This paper discusses the complexity of contemporary struggles for collective health in Colombia, by analysing the efforts of different actors to inscribe abortion as a matter of public health and as a human right. In 2006 the Colombian Constitutional Court (Sentence C 355 of 2006) partially decriminalised abortion in specific circumstances. Such a change in regulation was the result of the strategic coordination of international organisations, researchers and women’s social movements. These groups produced a powerful network of international regulation and epidemiological data about abortion’s mortality and burden of disease in order to move the discussion from the moral field to public health and international law. Despite the significance of the sentence in terms of civil rights, ten years after the regulation there is no clarity about its impact. Conservative sectors within the government have limited the operation of the regulation, through eliciting convoluted rules for hospitals and care providers. On the other hand, data about safe abortions are weak and precarious. Recently groups opposed of abortion have exploited such weakness to undermine the impact of the decriminalisation and to criticise the justification of legalising abortion as a matter of public health.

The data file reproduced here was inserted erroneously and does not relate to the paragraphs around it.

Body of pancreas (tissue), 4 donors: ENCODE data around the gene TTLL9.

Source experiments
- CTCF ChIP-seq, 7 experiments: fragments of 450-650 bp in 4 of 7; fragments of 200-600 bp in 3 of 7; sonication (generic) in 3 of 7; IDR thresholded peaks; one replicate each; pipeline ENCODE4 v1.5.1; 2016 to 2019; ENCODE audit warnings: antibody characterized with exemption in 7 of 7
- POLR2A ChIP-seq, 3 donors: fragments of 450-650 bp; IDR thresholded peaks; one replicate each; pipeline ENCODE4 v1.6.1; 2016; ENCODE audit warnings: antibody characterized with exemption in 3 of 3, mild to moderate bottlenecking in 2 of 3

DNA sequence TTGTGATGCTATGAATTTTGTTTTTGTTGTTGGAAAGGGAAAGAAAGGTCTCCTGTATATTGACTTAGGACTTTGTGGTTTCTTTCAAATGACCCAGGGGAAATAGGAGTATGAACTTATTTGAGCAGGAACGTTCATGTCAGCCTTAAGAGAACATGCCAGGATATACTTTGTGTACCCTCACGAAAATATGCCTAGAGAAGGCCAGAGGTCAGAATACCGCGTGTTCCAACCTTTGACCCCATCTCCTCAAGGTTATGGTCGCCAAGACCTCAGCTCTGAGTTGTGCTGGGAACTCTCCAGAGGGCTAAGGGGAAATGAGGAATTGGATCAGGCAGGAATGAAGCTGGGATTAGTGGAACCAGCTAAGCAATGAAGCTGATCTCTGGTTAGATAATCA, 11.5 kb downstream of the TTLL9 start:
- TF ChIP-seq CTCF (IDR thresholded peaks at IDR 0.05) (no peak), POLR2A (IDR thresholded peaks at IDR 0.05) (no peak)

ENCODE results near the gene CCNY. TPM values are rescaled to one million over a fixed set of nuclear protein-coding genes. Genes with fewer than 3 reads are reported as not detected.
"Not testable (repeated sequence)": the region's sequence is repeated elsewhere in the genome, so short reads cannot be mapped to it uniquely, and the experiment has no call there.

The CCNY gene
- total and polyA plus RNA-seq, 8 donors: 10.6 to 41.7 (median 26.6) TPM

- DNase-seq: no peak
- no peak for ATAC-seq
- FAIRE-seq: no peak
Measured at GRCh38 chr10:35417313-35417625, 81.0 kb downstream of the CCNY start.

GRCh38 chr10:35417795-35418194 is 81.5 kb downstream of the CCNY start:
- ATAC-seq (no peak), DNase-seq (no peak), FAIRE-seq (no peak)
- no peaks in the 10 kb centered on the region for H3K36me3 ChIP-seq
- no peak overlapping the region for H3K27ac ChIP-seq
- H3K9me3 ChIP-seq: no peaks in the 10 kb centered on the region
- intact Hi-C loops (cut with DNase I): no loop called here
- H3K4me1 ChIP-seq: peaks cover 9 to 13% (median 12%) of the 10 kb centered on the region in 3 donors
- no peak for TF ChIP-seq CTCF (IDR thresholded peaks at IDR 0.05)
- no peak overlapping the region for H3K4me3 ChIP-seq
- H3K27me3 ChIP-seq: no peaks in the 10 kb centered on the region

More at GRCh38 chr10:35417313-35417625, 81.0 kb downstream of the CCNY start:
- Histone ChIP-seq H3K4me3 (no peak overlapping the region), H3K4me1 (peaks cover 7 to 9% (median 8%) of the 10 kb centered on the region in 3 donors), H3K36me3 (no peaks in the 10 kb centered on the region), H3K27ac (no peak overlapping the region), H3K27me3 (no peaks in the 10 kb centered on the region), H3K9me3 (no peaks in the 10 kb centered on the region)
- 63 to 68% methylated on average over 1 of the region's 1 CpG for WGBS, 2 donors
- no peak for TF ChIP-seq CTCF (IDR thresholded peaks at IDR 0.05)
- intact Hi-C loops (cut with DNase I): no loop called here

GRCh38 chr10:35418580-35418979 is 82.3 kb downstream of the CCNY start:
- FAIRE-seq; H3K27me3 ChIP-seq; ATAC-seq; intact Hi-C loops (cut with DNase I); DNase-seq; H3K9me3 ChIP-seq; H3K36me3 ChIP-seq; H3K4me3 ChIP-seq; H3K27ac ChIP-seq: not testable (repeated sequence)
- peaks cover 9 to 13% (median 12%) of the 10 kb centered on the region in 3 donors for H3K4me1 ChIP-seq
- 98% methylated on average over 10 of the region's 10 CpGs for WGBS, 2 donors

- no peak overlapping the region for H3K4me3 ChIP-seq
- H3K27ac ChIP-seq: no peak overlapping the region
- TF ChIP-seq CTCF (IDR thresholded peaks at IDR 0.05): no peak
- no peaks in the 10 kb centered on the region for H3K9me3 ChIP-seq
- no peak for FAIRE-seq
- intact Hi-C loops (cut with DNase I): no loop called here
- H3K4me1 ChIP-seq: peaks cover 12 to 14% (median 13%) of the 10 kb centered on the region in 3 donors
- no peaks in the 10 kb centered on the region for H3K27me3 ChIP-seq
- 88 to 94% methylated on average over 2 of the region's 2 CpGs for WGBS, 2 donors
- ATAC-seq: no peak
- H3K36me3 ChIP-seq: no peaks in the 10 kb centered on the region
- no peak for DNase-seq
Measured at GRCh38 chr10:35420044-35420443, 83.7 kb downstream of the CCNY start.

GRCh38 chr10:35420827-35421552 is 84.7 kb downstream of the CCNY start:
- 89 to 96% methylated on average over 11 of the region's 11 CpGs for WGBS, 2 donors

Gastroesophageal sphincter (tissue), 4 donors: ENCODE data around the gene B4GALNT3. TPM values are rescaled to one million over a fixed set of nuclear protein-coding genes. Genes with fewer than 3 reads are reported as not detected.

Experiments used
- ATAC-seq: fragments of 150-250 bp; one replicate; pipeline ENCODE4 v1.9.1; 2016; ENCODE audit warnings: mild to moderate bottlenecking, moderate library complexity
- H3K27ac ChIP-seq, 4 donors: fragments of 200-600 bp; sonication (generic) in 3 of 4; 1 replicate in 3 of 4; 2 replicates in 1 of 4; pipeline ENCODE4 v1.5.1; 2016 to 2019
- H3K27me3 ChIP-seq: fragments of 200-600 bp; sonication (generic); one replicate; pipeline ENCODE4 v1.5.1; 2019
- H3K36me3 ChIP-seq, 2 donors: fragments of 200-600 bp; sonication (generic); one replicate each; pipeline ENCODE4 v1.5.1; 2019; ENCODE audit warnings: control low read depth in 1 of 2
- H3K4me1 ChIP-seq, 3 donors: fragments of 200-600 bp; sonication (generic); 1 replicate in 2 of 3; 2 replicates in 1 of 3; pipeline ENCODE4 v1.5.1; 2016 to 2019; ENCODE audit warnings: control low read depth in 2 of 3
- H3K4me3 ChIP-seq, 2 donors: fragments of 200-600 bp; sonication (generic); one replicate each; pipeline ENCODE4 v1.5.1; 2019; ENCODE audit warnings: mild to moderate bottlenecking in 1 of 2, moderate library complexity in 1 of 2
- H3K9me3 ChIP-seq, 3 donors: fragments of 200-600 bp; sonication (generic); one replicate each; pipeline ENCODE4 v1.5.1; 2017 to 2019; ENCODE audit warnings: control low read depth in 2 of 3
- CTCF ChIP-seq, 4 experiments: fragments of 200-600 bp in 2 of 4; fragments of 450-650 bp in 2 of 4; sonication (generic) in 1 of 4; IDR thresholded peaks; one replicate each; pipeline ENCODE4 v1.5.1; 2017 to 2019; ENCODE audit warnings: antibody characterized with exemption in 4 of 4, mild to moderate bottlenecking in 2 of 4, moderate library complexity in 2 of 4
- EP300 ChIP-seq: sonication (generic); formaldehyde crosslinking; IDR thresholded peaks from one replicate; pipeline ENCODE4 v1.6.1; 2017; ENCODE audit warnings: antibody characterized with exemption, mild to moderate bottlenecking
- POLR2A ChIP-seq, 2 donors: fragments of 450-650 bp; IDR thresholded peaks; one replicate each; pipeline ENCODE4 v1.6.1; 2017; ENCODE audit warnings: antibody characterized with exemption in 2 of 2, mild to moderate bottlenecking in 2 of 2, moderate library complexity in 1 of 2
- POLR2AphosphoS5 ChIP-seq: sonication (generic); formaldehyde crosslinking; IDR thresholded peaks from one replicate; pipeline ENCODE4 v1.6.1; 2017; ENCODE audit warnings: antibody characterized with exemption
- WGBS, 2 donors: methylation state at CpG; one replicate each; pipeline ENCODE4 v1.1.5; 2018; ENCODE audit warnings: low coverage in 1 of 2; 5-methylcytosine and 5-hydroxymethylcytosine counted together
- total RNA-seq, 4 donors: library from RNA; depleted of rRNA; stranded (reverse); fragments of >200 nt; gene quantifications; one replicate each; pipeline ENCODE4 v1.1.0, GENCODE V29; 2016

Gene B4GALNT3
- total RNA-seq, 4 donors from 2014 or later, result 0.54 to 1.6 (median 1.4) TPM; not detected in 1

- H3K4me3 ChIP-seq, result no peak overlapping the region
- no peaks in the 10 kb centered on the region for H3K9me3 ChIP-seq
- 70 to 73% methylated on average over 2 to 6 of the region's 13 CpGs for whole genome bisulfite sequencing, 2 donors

All Science Journal Classification (ASJC) codes
- Public Health, Environmental and Occupational Health